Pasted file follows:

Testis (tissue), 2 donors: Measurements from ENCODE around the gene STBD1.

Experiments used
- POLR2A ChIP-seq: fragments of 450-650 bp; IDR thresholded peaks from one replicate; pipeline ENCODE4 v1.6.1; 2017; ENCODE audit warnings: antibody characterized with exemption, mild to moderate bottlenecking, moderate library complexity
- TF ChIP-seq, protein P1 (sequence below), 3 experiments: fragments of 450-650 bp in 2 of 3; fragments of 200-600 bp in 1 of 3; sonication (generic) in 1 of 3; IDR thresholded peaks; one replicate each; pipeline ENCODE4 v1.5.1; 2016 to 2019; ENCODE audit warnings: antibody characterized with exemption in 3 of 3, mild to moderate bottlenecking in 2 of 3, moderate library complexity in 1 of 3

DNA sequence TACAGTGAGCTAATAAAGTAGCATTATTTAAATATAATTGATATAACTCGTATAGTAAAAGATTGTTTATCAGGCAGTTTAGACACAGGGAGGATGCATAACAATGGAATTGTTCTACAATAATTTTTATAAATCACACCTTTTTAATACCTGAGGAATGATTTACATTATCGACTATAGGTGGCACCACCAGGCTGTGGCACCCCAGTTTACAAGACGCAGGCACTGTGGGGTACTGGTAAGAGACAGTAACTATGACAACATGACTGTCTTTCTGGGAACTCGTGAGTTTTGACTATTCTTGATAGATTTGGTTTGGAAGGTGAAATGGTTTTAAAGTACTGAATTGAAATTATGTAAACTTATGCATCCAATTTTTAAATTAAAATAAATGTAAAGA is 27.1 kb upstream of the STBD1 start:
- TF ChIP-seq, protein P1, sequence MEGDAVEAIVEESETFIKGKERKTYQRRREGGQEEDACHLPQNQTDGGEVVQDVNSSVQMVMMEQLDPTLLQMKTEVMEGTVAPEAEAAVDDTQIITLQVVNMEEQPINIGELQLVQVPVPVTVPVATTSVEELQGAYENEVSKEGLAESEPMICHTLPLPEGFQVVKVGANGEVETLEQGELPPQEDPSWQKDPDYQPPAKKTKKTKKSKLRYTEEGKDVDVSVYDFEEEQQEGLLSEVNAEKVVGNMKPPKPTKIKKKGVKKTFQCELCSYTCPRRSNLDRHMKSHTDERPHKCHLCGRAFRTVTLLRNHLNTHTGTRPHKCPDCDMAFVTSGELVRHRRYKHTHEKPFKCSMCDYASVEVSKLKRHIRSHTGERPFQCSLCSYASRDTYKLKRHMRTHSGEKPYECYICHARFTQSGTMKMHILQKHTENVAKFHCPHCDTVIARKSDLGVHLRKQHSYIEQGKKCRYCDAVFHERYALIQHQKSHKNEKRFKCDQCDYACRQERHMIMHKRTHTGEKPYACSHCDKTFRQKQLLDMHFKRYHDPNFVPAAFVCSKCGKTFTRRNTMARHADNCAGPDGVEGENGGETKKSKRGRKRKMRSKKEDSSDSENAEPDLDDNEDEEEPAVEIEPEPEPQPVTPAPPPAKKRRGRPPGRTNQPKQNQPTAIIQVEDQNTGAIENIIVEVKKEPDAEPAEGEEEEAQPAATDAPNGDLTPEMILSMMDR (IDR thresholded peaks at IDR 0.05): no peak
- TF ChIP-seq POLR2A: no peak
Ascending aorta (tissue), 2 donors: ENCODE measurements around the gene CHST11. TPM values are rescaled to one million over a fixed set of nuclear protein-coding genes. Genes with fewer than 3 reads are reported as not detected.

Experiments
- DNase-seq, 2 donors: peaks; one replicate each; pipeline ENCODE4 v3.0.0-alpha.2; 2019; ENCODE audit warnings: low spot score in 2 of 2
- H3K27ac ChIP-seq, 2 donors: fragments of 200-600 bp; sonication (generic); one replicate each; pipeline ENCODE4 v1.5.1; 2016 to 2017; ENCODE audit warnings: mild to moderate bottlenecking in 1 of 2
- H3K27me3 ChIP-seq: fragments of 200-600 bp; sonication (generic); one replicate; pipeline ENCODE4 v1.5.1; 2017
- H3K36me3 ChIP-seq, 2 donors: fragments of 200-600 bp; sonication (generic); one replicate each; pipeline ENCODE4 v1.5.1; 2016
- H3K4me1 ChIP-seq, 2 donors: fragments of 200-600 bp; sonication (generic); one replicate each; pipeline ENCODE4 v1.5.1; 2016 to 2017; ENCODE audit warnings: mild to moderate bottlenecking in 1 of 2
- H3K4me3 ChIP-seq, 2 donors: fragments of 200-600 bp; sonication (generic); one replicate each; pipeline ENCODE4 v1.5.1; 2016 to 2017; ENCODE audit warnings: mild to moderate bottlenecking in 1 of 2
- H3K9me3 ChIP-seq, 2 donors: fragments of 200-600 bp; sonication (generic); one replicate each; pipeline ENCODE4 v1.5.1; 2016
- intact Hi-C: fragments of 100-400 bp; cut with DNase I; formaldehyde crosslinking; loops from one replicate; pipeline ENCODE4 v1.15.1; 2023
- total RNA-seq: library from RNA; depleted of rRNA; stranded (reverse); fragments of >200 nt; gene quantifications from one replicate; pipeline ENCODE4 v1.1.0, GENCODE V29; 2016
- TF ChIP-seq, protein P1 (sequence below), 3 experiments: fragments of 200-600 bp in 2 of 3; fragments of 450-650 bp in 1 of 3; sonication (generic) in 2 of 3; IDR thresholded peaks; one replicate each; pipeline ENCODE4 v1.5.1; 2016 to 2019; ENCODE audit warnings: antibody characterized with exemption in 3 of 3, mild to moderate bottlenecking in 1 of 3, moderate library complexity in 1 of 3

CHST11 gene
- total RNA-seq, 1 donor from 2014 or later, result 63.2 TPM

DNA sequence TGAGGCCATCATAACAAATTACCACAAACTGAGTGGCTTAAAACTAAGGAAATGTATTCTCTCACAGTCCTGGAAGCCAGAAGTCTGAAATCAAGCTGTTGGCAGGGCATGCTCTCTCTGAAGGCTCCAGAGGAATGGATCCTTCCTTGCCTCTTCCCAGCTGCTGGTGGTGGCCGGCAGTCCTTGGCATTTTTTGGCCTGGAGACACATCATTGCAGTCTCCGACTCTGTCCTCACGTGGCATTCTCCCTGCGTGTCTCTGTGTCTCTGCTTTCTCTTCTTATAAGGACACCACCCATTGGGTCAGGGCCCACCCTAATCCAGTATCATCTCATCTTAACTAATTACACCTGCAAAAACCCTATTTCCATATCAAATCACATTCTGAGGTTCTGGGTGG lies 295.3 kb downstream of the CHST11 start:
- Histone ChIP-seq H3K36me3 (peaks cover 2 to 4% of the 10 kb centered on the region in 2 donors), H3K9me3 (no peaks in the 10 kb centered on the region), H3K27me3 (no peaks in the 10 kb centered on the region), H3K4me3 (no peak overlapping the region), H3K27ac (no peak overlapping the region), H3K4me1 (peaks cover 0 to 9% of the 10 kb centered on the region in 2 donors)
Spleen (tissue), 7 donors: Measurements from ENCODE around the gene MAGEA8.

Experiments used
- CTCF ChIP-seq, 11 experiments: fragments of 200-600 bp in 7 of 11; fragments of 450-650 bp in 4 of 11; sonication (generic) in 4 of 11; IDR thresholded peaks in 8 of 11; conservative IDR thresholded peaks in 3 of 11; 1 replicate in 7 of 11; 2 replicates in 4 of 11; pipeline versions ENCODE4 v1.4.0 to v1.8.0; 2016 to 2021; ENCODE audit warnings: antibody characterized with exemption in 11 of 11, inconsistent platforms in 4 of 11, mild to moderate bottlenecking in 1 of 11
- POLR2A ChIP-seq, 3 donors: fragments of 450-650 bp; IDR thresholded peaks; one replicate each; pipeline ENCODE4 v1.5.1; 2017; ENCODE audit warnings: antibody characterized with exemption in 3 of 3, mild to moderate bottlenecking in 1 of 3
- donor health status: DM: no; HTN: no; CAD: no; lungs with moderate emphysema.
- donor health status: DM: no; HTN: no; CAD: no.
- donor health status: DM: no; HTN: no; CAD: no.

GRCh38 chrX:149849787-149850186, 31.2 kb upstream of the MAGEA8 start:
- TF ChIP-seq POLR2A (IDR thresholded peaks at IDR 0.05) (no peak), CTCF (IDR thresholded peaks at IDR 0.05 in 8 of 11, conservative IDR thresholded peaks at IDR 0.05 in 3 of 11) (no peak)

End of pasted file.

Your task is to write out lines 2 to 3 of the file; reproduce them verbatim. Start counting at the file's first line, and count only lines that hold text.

Experiments used
- POLR2A ChIP-seq: fragments of 450-650 bp; IDR thresholded peaks from one replicate; pipeline ENCODE4 v1.6.1; 2017; ENCODE audit warnings: antibody characterized with exemption, mild to moderate bottlenecking, moderate library complexity